I am a vocal critic of the Chevrolet Volt (right), developed at vast taxpayer cost. And I'm not going on a complete anti-Volt rant here, much as you may have expected me to.
The Volt doesn't burn fossil fuels, but many of the energy sources that are drawn on to generate the electric power that run the volt do (coal, gas and petro-based combustion). I don't see how buying a Volt for the absurd price of $42K will do much to reduce America's dependence on foreign oil. They have a short driving range, take a long time to recharge and deliver modest performance.
Actually the Volt is a poor example of an electric car as of its 350 mile range only about 40 miles would be using stored electricity that came from the grid while the balance would be generated from a gasoline engine. So in a straight run most of its power would come using polluting refineries and that use electricity from polluting coal or other fossil fuels in addition to its exhaust emissions. The Volt cannot recharge its batteries using its gasoline engine.
The manufacturer of the Volt says that you can avoid paying high gas prices if you buy a Volt (for $42K), but you still have to plug it in all the time and pay for the electricity that it draws...And the batteries that are used to store the charge become TOXIC WASTE once they have been spent.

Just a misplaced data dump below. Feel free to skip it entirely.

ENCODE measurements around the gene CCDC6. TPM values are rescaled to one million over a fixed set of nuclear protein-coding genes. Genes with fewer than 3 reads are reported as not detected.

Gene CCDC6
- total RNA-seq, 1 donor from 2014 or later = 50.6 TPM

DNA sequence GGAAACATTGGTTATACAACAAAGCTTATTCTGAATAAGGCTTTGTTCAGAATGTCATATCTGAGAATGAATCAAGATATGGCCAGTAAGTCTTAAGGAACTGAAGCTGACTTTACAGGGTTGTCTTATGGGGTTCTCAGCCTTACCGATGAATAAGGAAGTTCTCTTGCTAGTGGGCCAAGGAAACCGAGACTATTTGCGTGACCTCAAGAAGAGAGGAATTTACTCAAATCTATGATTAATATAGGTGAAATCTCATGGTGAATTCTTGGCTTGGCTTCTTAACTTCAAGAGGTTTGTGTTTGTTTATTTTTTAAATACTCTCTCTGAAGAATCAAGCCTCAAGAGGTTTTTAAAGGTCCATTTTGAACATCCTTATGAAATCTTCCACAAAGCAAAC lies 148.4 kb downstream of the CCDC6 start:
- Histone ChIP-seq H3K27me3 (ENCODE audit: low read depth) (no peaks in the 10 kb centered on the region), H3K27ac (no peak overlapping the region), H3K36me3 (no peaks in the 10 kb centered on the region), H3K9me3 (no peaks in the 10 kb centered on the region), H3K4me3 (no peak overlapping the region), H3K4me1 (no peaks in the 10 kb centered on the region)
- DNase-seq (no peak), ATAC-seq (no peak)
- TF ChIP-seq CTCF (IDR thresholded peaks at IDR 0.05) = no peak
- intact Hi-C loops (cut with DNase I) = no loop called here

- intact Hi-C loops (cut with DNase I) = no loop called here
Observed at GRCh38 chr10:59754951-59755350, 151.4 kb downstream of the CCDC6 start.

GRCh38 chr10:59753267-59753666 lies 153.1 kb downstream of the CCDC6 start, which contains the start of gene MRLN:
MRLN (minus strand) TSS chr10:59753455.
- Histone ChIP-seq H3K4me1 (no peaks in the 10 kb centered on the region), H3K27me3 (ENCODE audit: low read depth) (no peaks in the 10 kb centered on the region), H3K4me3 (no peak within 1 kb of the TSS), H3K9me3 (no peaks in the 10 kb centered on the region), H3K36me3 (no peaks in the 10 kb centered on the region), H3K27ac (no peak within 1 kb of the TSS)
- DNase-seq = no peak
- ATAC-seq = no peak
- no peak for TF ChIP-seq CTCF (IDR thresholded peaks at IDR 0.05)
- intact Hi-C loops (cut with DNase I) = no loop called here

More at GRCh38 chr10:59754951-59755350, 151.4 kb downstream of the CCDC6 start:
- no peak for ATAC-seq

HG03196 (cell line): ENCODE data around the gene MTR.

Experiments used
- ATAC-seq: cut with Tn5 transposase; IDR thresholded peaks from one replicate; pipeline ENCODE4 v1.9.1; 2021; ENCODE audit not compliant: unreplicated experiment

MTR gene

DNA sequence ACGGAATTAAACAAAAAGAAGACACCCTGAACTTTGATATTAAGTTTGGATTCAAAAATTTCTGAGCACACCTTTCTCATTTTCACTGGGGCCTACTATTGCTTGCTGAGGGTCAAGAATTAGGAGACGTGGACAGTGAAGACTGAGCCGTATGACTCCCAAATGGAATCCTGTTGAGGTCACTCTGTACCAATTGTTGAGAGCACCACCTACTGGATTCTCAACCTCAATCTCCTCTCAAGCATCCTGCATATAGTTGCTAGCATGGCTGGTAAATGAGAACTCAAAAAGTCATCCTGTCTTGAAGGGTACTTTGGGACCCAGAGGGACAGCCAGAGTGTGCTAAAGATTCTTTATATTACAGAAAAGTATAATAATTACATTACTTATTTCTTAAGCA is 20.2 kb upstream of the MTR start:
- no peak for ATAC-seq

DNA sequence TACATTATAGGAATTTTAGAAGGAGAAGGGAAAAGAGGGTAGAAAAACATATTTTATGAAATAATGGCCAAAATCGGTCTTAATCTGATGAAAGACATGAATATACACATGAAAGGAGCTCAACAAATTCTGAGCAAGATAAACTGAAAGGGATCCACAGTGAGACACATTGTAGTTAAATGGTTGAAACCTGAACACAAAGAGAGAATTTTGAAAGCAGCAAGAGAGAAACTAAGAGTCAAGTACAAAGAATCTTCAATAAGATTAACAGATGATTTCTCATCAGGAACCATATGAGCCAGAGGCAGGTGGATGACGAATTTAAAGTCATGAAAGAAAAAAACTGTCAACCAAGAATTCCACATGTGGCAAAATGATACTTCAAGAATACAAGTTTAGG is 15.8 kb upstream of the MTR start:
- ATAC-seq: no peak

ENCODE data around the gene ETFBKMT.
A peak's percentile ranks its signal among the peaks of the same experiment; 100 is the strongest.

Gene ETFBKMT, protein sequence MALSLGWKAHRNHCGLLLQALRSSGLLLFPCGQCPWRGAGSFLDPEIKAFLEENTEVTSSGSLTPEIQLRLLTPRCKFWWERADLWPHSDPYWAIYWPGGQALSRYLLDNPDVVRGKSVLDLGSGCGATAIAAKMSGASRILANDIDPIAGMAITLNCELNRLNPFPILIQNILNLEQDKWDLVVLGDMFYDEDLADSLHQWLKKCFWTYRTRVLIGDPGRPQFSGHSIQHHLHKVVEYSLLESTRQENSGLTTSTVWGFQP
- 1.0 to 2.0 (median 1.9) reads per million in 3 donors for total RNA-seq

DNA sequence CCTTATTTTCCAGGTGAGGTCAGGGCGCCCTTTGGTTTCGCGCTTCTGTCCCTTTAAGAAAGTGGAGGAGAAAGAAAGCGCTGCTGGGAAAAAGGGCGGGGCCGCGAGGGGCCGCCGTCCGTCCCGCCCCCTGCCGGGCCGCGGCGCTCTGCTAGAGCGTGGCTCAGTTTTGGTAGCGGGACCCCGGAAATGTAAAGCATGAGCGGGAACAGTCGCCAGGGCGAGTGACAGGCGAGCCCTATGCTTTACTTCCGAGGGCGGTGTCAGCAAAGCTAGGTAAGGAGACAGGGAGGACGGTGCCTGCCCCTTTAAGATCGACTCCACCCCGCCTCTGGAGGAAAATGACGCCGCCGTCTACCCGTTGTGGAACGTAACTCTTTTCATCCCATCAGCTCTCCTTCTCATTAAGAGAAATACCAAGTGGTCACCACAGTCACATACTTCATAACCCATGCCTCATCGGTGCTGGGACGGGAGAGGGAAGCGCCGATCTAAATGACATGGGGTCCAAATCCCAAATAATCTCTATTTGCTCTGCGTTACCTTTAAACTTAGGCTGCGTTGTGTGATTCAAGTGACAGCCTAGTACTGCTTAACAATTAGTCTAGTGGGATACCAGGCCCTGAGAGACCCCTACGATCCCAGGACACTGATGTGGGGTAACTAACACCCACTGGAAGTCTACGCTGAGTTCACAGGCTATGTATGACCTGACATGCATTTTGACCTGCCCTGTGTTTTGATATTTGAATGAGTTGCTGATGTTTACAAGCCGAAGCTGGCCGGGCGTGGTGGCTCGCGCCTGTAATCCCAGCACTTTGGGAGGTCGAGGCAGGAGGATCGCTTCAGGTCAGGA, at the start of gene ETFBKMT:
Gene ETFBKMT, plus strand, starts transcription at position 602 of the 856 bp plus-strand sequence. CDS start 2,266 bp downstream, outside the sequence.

Building nuclear power plants will reduce America's need for foreign oil. We're not building them because Senate Majority Leader Harry Reid (D-NV) doesn't want spent nuclear materials stored in Nevada. Reid has said that he would continue to work to block completion of the project, and is quoted as having said: "Yucca Mountain is dead. It'll never happen."
(Lando, Ben (December 4, 2006). "Analysis: Reid's Yucca and nuke waste plan". United Press International. Archived from the original on 2008-05-18)
The Yucca Mountain Repository is the United States' designated deep geological repository storage facility for spent nuclear reactor fuel and other radioactive waste. It is located between the Mojave Desert and the Great Basin Deserts in the U.S. State of Nevada. Although the location has been contested by environmentalists and residents; after characterization, review, and evaluation by thousands of scientists it was approved in 2002 by the United States Congress. In 2009 the Obama Administration stated that the site was no longer an option and proposed to eliminate all funding in the 2009 United States federal budget.
Senator Harry Reid (D-NV), a small, angry, aging politician
The government spent tens of billions of dollars to build it and now Yucca Mountain sits empty. No additional nuclear power plants will be built until we can safely store the spent fuel. Let's solve the clean power problems before we sink taxpayer funds into boondoggles like the Volt.